Seoul, March 8 (EFE).- United States experts have detected construction work at the North Korean Punggye-ri nuclear test base from satellite photos for the first time since the regime closed it in May 2018.
It comes just days after South Korea’s National Security Council said Punggye-ri and the Yongbyon nuclear research center, a site from which Pyongyang sources pump fuel and has been showing uninterrupted activity, are being closely watched since last year.
“There is construction at the North Korean nuclear test center for the first time since North Korea announced the closure and dismantling of the site in spring 2018,” wrote Jeffrey Lewis and Dave Schmerler of the James Martin Center for Nonproliferation Studies online.
From satellite images taken Mar. 4, “we see early signs of activity in a new area, including the construction of a new building, the repair of another and what are possibly logs and sawdust,” said the specialists, adding that wood in North Korea is essential to build buildings and tunnels.
They have been following images obtained from Punggye-ri with particular attention since January. The regime said, given stalled dialogue with the US, it was considering ending its self-imposed moratorium on nuclear and intercontinental ballistic missile tests and added that changes seen in photos “have occurred in the last few days.”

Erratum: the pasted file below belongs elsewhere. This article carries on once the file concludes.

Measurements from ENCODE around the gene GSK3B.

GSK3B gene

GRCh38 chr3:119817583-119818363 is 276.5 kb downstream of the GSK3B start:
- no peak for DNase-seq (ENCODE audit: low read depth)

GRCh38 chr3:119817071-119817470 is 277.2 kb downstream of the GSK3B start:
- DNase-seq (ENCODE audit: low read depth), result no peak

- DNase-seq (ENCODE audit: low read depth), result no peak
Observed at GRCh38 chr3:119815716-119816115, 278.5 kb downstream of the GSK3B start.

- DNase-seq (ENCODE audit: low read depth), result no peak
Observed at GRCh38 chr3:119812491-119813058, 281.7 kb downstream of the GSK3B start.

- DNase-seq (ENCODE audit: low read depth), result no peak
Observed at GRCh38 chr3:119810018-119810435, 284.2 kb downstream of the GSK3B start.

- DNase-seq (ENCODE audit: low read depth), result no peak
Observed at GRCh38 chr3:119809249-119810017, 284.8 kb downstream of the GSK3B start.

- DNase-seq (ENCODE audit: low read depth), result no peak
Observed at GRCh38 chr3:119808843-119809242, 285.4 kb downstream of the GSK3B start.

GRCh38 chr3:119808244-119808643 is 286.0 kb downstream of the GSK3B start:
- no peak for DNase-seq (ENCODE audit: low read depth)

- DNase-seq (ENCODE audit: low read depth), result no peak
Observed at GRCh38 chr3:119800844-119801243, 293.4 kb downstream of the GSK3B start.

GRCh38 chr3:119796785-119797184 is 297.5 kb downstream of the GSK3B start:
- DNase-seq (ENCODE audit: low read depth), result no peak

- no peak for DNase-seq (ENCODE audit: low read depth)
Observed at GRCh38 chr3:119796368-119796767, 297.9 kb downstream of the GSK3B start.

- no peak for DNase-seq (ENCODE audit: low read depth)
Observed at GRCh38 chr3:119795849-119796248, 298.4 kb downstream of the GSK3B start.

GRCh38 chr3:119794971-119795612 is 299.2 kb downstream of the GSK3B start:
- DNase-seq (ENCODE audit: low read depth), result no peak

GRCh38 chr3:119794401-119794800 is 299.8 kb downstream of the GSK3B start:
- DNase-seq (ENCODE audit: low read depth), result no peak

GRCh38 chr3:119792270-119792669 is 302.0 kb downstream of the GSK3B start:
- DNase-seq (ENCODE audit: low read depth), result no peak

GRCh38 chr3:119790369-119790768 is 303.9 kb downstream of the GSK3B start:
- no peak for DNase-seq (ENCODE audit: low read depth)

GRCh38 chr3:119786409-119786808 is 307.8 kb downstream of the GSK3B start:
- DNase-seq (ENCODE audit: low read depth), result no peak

“The construction and repair work shows North Korea has made some decisions about the status of the test center. One possibility is that North Korea plans to have the test center ready in a day to resume its tests of nuclear explosives, according to the statement North Korea issued in January,” they said.
The experts also said it would be many months, or even years, before Punggye-ri could host evidence again, and that it is difficult to calculate these deadlines since it depends on the damage to the tunnels.
Punggye-ri, in the northeast of the country, is where the regime has carried out its six atomic tests (the last one in 2017) and Pyongyang decided to close it down. It invited foreign journalists to see how it dynamited underground galleries, just before the first summit between leader Kim Jong-un and then US President Donald Trump. EFE